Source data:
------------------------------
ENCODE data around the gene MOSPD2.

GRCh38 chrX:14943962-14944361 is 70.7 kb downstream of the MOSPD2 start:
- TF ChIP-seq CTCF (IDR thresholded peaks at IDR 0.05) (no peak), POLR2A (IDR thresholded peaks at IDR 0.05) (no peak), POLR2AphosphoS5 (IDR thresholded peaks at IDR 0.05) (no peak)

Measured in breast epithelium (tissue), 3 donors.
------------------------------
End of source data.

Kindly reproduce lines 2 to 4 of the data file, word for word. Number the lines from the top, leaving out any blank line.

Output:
GRCh38 chrX:14943962-14944361 is 70.7 kb downstream of the MOSPD2 start:
- TF ChIP-seq CTCF (IDR thresholded peaks at IDR 0.05) (no peak), POLR2A (IDR thresholded peaks at IDR 0.05) (no peak), POLR2AphosphoS5 (IDR thresholded peaks at IDR 0.05) (no peak)

Measured in breast epithelium (tissue), 3 donors.